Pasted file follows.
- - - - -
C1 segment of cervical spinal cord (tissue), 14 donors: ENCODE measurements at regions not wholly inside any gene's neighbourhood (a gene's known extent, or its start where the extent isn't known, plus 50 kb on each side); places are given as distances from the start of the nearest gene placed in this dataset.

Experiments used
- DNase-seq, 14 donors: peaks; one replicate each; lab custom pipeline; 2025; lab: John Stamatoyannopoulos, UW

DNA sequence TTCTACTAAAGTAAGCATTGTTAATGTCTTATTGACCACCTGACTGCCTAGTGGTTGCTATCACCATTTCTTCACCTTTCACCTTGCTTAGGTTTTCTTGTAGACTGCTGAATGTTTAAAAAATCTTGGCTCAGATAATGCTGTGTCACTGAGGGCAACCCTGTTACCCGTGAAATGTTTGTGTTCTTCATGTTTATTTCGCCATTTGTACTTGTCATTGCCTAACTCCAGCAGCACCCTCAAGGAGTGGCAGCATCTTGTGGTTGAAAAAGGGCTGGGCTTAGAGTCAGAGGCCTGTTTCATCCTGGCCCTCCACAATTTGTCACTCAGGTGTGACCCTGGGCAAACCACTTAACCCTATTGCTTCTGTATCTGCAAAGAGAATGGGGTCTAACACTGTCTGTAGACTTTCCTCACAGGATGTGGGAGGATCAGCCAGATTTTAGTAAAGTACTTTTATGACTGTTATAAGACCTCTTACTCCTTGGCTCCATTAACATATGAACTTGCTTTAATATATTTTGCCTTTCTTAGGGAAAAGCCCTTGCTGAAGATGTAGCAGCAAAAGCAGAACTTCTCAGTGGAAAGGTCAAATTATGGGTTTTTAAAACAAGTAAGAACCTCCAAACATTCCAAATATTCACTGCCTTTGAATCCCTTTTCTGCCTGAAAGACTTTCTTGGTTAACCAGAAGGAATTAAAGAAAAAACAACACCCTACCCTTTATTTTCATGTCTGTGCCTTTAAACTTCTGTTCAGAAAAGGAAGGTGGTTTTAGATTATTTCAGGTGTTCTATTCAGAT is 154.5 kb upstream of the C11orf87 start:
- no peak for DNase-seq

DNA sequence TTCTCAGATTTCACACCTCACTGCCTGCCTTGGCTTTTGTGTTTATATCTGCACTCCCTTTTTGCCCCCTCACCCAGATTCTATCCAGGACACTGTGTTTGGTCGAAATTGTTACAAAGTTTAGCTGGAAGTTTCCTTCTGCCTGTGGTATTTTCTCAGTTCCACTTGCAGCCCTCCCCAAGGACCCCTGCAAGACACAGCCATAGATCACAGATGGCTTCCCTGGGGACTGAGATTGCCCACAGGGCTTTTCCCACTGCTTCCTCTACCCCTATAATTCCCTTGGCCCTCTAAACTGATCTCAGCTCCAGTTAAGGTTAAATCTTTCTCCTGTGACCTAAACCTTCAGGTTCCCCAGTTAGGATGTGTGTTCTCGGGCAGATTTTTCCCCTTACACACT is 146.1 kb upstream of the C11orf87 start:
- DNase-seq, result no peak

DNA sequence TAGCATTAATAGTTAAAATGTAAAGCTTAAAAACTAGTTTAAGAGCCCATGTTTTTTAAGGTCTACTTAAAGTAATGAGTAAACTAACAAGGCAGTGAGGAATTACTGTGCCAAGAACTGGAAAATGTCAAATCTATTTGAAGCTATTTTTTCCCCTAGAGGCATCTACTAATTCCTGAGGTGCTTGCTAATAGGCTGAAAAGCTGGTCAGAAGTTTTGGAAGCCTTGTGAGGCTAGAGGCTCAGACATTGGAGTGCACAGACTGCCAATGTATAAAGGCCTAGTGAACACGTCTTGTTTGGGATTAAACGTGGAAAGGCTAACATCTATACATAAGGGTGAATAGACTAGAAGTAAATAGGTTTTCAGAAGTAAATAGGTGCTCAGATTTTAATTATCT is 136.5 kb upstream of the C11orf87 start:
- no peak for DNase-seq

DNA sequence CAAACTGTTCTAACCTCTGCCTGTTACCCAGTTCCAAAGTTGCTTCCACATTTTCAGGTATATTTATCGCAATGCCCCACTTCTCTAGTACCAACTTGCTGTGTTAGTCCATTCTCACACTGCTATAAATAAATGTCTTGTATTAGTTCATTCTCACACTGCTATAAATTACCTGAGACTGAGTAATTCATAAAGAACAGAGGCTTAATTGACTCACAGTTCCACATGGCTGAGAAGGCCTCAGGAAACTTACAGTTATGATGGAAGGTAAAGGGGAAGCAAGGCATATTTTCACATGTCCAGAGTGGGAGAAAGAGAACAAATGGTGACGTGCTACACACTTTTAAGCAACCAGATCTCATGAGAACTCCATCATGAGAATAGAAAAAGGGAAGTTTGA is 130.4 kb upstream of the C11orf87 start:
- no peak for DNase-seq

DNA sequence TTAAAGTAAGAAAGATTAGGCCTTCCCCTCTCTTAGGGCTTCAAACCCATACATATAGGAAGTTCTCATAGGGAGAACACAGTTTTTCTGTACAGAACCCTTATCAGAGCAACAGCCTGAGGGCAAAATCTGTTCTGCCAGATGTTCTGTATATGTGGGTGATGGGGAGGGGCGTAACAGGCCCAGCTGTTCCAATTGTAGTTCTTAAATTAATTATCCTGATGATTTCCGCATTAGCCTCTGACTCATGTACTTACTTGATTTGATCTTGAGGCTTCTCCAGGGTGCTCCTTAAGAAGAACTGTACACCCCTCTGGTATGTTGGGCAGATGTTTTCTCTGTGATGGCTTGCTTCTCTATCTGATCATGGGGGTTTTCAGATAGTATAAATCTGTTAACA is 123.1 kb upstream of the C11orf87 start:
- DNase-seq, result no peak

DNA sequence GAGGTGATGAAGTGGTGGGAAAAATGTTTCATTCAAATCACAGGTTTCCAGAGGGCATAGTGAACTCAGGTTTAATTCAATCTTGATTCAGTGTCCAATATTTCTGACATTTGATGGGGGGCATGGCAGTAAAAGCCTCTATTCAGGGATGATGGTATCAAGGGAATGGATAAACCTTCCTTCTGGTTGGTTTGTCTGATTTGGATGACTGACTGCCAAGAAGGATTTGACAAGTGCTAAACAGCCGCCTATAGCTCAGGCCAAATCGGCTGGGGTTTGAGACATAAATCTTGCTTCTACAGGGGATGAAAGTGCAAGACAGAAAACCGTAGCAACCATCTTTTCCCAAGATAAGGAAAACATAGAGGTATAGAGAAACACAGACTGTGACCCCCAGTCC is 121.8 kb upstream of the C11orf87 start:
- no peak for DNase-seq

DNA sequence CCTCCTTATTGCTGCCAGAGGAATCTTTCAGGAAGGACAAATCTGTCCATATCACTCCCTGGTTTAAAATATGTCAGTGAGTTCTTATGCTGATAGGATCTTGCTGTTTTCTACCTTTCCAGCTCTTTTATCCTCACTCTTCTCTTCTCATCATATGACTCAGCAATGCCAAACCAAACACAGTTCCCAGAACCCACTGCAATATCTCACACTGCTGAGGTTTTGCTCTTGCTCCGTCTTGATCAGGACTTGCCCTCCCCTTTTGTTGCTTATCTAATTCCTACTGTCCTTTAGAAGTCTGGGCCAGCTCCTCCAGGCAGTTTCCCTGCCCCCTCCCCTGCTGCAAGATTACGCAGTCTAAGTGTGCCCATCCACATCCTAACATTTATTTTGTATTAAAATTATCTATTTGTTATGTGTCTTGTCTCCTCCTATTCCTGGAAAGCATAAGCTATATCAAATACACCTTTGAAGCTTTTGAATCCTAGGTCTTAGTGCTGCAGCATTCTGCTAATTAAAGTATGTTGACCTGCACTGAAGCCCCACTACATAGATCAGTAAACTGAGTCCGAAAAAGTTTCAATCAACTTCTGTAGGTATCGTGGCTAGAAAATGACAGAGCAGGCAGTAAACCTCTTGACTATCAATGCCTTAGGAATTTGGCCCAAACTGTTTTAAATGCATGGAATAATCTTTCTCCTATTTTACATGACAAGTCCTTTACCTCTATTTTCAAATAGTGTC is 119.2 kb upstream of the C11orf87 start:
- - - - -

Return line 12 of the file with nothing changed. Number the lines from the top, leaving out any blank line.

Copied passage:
DNA sequence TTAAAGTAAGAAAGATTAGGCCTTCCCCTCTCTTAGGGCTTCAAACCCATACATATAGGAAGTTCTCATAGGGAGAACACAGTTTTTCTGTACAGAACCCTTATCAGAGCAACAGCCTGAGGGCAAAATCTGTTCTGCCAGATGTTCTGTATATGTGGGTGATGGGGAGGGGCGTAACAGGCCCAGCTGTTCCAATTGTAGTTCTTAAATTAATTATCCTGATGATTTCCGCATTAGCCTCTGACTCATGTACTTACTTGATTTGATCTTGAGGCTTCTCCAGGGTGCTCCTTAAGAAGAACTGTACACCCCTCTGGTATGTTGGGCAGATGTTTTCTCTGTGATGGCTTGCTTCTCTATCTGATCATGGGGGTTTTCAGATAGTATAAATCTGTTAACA is 123.1 kb upstream of the C11orf87 start: